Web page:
Cardiorespiratory endurance refers to the ability of the body to perform prolonged, large-muscle, dynamic exercise at moderate-to-high levels of intensity. Cardiorespiratory endurance is an important part of overall physical fitness.
Stamina is the ability to physically last throughout a long or particularly straining activity such as a marathon, without becoming exhausted.
Strength refers to a muscle’s ability to generate force against physical objects. In the fitness world, this typically refers to how much weight you can lift for different strength training exercises. The type of resistance can include dumbbells, barbells, resistance bands, machines, cables, medicine balls or your own body. When lifting heavy weight, you increase strength, muscle size and connective tissues such as ligaments and tendons.
Flexibility refers to the ability to move joints through their entire range of motion, from a flexed to an extended position. The flexibility of a joint depends on many factors including the length and suppleness of the muscles and ligaments and the shape of the bones and cartilage that form the joint. Flexibility can be genetic, but it can also be developed by stretching.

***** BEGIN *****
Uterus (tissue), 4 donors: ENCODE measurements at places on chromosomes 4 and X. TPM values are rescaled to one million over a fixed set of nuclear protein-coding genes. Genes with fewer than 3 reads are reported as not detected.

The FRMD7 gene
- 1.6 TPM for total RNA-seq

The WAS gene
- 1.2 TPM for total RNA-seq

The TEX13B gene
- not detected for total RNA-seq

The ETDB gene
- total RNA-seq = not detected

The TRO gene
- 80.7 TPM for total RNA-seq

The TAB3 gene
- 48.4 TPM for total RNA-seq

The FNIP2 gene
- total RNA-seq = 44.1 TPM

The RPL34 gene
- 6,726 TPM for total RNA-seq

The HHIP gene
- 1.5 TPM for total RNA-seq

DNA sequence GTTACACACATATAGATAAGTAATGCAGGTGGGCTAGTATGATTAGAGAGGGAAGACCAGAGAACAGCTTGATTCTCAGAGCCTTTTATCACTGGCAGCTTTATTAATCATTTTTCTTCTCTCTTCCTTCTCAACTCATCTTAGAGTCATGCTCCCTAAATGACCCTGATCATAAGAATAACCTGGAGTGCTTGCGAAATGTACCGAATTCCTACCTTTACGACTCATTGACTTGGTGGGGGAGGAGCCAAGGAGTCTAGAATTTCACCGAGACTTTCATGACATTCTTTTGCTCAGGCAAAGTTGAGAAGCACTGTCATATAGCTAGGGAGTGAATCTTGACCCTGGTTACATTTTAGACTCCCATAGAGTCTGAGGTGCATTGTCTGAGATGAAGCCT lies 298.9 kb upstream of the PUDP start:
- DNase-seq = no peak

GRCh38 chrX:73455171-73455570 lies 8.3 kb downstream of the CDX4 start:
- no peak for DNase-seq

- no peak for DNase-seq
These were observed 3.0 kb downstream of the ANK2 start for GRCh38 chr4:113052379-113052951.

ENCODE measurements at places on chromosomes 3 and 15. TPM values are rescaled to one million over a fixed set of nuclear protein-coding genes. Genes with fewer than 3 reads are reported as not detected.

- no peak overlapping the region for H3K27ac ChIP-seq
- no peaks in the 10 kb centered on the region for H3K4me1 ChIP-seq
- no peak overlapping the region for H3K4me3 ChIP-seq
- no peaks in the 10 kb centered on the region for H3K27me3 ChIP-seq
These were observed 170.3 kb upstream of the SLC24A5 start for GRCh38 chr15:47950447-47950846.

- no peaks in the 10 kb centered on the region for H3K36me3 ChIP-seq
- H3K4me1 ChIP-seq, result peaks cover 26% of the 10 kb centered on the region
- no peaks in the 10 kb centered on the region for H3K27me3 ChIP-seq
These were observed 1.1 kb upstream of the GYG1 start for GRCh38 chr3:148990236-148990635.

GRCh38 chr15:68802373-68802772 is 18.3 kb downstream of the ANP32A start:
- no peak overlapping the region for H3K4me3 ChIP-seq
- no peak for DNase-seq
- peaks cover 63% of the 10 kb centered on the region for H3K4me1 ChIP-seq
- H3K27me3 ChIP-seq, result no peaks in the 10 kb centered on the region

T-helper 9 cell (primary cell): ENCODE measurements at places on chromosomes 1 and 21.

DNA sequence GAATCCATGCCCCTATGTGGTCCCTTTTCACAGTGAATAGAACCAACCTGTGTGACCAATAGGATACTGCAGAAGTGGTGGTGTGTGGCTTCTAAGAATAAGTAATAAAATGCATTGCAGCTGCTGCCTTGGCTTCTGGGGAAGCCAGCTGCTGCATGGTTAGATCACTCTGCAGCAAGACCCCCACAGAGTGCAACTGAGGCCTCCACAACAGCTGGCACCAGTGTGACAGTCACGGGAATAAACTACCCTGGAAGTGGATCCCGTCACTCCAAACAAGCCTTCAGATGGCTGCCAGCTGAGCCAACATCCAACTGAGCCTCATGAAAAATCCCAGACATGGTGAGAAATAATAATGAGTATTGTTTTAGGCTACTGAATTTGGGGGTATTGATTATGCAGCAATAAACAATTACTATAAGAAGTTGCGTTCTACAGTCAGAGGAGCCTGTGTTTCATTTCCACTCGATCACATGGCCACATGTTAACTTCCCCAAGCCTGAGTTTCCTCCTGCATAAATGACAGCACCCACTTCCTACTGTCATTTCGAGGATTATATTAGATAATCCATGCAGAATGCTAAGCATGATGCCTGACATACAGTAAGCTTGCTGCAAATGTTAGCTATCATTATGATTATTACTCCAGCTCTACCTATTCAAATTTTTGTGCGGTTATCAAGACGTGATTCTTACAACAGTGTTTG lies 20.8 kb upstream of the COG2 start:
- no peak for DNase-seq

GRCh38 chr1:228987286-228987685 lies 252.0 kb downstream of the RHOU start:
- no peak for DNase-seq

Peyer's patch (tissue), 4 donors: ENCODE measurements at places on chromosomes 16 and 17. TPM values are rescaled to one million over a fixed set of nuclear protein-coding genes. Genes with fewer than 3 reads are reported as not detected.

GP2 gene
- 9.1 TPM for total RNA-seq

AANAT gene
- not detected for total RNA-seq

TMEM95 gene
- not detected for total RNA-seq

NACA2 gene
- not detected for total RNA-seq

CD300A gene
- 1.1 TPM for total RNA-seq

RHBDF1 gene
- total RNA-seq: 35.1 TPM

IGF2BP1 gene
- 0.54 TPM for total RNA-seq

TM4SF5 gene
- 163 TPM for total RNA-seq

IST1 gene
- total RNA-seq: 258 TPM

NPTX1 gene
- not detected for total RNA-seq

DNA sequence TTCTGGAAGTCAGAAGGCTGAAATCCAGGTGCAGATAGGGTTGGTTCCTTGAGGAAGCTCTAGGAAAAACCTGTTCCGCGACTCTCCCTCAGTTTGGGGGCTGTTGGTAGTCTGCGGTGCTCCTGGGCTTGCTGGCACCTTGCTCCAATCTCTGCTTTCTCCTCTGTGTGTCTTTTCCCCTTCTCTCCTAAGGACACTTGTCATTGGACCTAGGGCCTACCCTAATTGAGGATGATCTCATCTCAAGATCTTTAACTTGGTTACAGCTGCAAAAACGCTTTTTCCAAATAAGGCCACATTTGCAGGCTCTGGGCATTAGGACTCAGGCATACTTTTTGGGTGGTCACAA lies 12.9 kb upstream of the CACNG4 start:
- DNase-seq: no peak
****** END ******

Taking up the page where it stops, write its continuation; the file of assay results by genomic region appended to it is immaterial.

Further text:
Getting strong is one thing, but getting powerful requires another element in your training. Power is the combination of strength and speed over time.
Almost any sport can benefit from a combination of speed and endurance. Most athletes spend the bulk of their training time focused on endurance, but speed drills are a great way to kick your performance up a notch.
All athletes can benefit from agility and coordination drills to help improve coordination, speed, power and specific sports skill. These drills will perfect your foot speed and refine your technique. Agility skill exercises are designed to improve the power and strength in the muscles.
Improving your balance may not be number one on your priority list but, maybe it should be. Balance falls into the same category as flexibility, core strength, and mobility. These are all things our bodies need to function efficiently, but many of us don’t actually do exercises to improve them. If you exercise regularly, you already work on your balance without even knowing it. But, just because you exercise doesn’t mean there isn’t room for improvement.